Bricolage - Sohei Nishino–
New York, U.S.A.
Organisation: Bryce Wolkowitz Gallery
Sohei Nishino’s large scale photomontages resemble maps of the world’s great cities. Paris. New York. Hong Kong. Get closer, and they burst with unexpected scales, moments, and juxtapositions. Landmarks like the the Brandenberg Gate or Golden Gate Bridge stand out in a mosaic of images. A constellation of satellite dishes denotes a neighborhood in Istanbul, boisterous dancing crowds represent the streets of Havana, pixelated water and boats show the Huangpu River in Shanghai.
Nishino’s ongoing series Diorama Maps represents his experiences wandering through more than a dozen cities, and creating a new way of viewing them. “I started to see the city almost like a living creature, which has personality,” he says. They’re reality, seen through memories.
The Japanese artist spent as long as three months exploring each city on foot, shooting hundreds of rolls of film (yes, film). Back in his studio, he spent months more pasting together hundreds of images cut from his printed (yes, printed) contact sheets. The analog nature of this work, now appearing at Bryce Wolkowitz Gallery in New York and the San Francisco Museum of Modern Art, have a nostalgic feel, bringing to mind the Plan de Paris or or a scrapbook. “By touching the films, making contact sheets in the darkroom, cutting the paper with scissors, all these processes help me bring back my memory of the time I spent in the city,” Nishino says.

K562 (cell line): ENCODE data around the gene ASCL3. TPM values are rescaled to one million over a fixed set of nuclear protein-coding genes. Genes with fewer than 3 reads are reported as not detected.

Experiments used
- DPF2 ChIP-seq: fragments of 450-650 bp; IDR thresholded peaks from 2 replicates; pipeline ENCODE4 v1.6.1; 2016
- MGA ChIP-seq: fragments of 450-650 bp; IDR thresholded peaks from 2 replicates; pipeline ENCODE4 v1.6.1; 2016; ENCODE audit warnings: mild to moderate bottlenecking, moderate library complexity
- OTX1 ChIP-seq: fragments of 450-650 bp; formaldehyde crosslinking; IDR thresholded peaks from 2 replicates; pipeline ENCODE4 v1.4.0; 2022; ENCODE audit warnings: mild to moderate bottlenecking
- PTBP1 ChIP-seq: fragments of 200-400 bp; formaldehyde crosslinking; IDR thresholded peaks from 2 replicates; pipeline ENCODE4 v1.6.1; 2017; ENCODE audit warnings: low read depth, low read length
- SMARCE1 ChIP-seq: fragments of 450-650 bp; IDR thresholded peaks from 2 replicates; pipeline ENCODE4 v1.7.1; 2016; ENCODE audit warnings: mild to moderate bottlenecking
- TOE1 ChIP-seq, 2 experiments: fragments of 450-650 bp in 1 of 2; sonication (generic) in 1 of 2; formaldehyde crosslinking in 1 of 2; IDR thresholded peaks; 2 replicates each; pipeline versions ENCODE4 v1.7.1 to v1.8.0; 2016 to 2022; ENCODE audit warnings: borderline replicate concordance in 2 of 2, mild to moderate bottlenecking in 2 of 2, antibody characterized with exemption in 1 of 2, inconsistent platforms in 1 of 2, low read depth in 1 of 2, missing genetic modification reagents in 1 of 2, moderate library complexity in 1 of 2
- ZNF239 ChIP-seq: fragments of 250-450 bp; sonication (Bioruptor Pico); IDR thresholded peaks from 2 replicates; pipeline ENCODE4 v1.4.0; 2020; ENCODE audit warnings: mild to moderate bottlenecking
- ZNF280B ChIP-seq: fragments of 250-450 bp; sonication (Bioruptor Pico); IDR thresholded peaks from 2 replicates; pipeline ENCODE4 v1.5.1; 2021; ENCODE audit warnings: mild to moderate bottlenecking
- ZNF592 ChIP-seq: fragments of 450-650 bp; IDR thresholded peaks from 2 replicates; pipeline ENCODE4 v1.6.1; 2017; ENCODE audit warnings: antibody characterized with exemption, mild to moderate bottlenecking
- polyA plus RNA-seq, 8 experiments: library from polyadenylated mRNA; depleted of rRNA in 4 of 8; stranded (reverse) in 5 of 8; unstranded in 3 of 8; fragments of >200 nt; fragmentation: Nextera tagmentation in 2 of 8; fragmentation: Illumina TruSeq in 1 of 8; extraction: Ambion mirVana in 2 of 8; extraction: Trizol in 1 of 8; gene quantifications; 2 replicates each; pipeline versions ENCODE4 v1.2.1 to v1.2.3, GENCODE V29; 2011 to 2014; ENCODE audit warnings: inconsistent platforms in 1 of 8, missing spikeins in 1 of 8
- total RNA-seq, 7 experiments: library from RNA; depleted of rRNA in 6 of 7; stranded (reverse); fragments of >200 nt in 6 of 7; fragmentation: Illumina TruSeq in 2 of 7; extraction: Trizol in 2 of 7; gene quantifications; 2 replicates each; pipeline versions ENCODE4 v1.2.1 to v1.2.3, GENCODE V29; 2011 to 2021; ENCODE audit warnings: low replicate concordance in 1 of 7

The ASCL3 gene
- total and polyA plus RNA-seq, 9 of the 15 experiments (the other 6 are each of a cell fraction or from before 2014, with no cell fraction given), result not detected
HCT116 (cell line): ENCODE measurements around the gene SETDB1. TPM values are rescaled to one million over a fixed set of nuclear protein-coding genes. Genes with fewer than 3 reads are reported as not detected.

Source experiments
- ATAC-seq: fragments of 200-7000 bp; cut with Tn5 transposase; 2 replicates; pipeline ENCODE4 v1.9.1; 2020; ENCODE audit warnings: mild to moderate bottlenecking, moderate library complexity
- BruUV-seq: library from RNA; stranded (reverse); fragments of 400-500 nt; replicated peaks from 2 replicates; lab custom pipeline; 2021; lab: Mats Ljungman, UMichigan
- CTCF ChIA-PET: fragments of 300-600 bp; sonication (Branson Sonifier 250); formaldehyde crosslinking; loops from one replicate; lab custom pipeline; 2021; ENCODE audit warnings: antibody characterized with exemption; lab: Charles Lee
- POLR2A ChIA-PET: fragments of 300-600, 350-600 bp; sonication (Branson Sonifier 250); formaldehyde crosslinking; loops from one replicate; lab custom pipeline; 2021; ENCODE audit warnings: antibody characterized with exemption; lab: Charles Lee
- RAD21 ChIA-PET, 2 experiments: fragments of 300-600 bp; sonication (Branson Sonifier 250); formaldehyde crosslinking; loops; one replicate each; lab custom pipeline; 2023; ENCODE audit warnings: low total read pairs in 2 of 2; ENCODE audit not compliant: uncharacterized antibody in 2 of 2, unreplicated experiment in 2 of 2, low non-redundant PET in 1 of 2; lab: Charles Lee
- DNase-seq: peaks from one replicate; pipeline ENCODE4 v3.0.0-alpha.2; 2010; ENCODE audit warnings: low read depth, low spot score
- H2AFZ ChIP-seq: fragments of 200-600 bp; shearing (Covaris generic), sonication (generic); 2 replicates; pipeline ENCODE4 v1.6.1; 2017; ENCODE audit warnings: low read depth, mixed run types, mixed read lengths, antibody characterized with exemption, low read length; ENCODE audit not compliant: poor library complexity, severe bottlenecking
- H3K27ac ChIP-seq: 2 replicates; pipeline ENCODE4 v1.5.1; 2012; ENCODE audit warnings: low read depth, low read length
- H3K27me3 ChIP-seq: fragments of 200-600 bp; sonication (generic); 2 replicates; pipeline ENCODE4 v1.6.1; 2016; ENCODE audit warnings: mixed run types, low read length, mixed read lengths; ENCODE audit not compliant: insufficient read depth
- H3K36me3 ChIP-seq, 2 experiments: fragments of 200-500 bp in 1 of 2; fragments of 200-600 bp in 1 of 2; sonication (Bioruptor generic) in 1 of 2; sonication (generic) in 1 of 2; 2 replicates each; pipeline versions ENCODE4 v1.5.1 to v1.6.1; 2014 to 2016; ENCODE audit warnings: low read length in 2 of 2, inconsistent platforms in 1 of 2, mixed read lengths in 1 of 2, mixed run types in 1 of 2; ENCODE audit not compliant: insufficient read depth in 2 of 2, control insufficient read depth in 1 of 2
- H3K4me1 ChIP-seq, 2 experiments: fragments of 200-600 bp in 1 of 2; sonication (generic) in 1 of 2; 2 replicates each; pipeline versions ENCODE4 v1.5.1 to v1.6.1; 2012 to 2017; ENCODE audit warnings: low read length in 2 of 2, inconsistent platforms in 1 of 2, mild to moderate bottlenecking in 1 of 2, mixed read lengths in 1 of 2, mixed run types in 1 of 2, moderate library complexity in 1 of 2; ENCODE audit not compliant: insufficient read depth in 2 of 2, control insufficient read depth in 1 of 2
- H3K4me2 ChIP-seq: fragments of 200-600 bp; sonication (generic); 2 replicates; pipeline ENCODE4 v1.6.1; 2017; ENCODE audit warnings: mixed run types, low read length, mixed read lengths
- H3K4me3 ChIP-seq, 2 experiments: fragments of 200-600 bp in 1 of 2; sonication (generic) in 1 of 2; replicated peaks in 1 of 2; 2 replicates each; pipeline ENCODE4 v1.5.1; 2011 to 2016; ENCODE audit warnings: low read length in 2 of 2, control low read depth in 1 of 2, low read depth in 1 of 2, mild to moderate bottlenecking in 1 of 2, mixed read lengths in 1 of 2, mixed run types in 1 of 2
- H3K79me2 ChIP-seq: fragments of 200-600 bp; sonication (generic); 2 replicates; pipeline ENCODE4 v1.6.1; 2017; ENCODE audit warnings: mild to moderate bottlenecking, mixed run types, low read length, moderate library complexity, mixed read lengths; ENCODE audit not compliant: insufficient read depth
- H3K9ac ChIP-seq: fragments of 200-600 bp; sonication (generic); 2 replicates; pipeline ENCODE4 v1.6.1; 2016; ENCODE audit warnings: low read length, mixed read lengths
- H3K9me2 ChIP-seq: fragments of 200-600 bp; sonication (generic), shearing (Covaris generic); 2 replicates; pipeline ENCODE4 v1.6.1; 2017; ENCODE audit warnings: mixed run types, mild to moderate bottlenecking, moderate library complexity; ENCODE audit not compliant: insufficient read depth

Nishino drew inspiration from Inō Tadataka, the 18th Century cartographer who created some of Japan’s first accurate maps during more than a decade spent surveying the country on foot. Like Tadataka, Nishino is a pioneer, but in a different way; creating subjective, personal maps that convey his impressions and experiences within the context of a city’s geography. “It’s not like a Google Map,” he says. “Each person can draw a different map in his head, deformed by memory and shaped by smells, sounds, and people. It’s shaped by the feeling of a city.”
By Sam Lubell in Wired